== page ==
Space

Lights out: Island of Niue becomes world's first "dark sky" nation

Lights out: Island of Niue bec...
The island of Niue (not pictured) is the first whole country to become an International Dark Sky Place
The island of Niue (not pictured) is the first whole country to become an International Dark Sky Place
View 1 Image
The island of Niue (not pictured) is the first whole country to become an International Dark Sky Place
1/1
The island of Niue (not pictured) is the first whole country to become an International Dark Sky Place

As the world becomes a busier place and and we send more things into orbit, night skies uncontaminated by light pollution aren't as common as they once were. The International Dark-Sky Association is a non-profit organization dedicated to safeguarding night skies for future generations to enjoy, and has just granted its first designation that covers an entire country, the small Pacific island nation of Niue.

Niue is home to around 1,600 inhabitants and is one of the world's smallest independent nations. Its people enjoy a long history of being guided by star navigation and lunar cycles, with elders passing down their knowledge from generation to generation. They hope to continue this for some time to come, aided by the formal approval of the nation as an International Dark Sky Place.

“Niue’s skies have been observed and appreciated for centuries," says Misa Kalutea, a Niuean elder and cultural guardian. "The dark sky nation status adds new emphasis to the importance of our traditional knowledge, providing a reason for the retelling and sharing of this knowledge before it is lost."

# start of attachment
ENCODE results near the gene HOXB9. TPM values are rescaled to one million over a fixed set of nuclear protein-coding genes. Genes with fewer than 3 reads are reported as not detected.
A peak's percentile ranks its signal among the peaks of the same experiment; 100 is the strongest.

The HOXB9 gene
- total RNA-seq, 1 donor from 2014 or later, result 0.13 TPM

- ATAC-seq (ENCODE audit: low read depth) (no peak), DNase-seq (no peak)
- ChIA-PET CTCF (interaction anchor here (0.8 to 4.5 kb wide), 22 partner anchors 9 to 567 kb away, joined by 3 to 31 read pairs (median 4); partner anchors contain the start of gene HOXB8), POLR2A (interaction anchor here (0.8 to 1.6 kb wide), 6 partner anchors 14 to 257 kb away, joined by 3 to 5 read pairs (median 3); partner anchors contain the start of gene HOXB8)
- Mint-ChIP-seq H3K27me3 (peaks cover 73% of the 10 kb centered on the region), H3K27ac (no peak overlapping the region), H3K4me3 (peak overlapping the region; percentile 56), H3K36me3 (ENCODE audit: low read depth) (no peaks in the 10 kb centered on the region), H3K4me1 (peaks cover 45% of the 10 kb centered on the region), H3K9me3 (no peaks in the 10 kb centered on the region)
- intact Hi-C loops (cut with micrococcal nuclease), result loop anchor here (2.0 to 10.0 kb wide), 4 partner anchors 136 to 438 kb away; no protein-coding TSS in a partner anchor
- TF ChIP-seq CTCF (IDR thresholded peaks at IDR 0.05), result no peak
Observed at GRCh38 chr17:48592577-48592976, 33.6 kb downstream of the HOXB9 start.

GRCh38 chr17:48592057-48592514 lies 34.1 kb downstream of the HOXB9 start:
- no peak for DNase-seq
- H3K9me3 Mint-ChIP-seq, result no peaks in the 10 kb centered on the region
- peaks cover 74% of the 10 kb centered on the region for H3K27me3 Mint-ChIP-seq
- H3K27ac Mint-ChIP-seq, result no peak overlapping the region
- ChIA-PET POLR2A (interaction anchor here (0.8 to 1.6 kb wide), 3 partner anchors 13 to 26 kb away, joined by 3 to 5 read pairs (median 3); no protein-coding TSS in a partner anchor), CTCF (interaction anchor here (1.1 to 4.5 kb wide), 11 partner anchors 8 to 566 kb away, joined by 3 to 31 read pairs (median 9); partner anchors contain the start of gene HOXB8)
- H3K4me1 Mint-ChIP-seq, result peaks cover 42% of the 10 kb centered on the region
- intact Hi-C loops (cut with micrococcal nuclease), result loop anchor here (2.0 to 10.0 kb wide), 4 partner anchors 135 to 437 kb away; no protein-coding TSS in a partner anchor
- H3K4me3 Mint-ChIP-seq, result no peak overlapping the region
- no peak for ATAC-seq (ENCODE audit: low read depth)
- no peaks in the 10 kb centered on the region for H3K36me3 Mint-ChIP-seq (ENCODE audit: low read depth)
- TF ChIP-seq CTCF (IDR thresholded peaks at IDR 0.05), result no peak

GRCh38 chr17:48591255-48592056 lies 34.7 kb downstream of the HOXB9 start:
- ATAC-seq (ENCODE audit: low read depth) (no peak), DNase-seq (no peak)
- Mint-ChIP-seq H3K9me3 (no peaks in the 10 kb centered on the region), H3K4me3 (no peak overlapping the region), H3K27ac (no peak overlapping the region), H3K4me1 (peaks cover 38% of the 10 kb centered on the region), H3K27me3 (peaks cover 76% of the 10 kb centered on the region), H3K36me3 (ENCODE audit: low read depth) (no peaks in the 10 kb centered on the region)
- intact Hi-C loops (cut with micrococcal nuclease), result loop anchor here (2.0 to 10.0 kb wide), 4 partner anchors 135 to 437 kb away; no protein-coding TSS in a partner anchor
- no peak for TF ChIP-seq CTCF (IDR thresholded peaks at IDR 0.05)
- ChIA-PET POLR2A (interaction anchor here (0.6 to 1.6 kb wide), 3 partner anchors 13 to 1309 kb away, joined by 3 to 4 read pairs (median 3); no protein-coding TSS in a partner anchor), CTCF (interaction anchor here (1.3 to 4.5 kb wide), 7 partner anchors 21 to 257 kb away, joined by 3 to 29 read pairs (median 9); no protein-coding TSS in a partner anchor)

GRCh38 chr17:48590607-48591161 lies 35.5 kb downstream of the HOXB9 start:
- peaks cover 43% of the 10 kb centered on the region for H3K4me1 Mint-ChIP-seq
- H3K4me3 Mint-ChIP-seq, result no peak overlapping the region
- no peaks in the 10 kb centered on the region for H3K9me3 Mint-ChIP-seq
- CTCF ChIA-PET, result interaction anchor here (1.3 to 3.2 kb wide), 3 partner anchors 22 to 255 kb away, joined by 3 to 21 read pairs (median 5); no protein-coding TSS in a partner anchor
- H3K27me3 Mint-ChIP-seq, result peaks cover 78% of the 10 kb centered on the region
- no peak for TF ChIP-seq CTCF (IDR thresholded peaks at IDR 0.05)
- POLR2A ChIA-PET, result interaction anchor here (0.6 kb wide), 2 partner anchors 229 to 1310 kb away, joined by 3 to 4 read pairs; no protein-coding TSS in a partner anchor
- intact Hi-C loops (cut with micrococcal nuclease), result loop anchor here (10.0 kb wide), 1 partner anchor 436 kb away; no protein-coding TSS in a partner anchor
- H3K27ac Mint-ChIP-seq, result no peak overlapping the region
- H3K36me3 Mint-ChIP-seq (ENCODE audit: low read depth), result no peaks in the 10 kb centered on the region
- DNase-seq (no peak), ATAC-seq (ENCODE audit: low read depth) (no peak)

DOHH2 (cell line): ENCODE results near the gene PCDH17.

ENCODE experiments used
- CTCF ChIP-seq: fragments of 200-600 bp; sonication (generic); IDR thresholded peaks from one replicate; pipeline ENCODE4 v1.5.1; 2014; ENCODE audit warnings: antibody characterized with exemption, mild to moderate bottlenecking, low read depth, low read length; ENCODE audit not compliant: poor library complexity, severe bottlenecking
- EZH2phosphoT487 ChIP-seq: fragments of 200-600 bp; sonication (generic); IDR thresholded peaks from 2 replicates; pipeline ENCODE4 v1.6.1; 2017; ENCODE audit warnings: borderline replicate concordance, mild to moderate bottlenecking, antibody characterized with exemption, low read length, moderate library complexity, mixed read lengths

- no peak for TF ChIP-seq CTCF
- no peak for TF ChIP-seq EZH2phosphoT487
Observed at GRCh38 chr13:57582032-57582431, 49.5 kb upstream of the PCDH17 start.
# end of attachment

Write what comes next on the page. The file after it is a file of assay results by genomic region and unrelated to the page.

The approval follows an application process that kicked off in mid-2018, with the government taking the necessary measures to meet the requirements for a Dark Sky Place, including demonstrating strong community support and upgrading streetlights and domestic private lighting.

Niue joins more than 130 certified Dark Sky Places around the globe, though it is the first to feature as an entire nation. By limiting light pollution, the organization hopes to limit disruption to wildlife, save energy and preserve a clear view of the universe. This final point is one of big significance in astronomy circles, with SpaceX's burgeoning constellation of Starlink satellites, and others like it, threatening the work of scientists around the globe.

When it comes to Niue, the government hopes this formal accreditation from the International Dark-Sky Association (IDA) as an International Dark Sky Sanctuary and International Dark Sky Community will create Asto-tourism opportunities and let visitors and locals enjoy the night sky for years to come.

“Viewing sites which are currently used for whale-watching and accessing the sea are already established on the island," says Felicity Bollen, CEO of Niue Tourism. "In addition, the dark interior provides spectacular views of the sky and the roads that cross the island make ideal viewing locations. Visitors will be able to enjoy guided Astro-tours led by trained Niuean community members. They will witness the wonder of a night sky illuminated by thousands of stars. The Milky Way with the large and small Magellanic Clouds and the Andromeda constellation are truly a sight to behold.”

Source: International Dark Sky Association

1 comment
kevan hubbard
Couldn't Sark and Pitcairn be considered a dark skies nations too?as with Niue non of the 3 are fully independent nations.Sark is a autonomous part of the States of Guernsey, Pitcairn a crown dependancy and Niue has strong ties to New Zealand.